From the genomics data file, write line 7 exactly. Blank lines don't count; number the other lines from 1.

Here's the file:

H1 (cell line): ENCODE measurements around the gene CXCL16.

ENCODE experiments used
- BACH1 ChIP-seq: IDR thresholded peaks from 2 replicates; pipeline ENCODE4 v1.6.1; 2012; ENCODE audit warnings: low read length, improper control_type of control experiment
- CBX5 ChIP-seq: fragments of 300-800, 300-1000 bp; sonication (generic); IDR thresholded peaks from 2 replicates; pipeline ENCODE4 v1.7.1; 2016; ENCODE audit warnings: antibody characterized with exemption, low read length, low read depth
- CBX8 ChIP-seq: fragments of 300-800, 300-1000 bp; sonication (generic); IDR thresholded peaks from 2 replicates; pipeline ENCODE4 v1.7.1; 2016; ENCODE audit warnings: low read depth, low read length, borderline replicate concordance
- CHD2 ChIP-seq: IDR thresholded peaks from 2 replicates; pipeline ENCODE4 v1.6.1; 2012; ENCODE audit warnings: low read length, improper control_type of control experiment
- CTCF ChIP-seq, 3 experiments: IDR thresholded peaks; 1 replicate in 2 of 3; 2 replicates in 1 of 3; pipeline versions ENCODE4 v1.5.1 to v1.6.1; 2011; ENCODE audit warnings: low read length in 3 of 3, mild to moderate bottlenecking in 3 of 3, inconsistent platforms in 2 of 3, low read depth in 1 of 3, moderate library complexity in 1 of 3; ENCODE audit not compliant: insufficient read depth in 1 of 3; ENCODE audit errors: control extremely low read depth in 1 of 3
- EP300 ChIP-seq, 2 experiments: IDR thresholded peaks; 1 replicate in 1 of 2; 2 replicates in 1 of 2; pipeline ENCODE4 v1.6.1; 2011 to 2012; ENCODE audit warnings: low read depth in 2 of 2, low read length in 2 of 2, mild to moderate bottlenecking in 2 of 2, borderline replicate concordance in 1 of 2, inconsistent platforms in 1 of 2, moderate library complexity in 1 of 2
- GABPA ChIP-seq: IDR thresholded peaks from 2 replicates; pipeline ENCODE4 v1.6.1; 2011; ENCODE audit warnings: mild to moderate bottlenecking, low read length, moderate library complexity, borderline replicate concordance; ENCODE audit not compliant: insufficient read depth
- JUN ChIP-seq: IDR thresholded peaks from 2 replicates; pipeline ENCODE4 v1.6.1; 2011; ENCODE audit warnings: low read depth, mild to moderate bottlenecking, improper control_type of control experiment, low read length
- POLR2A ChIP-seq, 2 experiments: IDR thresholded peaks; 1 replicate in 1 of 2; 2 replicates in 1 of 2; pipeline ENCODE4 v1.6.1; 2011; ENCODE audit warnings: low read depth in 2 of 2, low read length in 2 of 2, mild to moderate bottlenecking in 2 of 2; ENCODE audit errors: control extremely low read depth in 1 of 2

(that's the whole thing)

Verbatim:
- CTCF ChIP-seq, 3 experiments: IDR thresholded peaks; 1 replicate in 2 of 3; 2 replicates in 1 of 3; pipeline versions ENCODE4 v1.5.1 to v1.6.1; 2011; ENCODE audit warnings: low read length in 3 of 3, mild to moderate bottlenecking in 3 of 3, inconsistent platforms in 2 of 3, low read depth in 1 of 3, moderate library complexity in 1 of 3; ENCODE audit not compliant: insufficient read depth in 1 of 3; ENCODE audit errors: control extremely low read depth in 1 of 3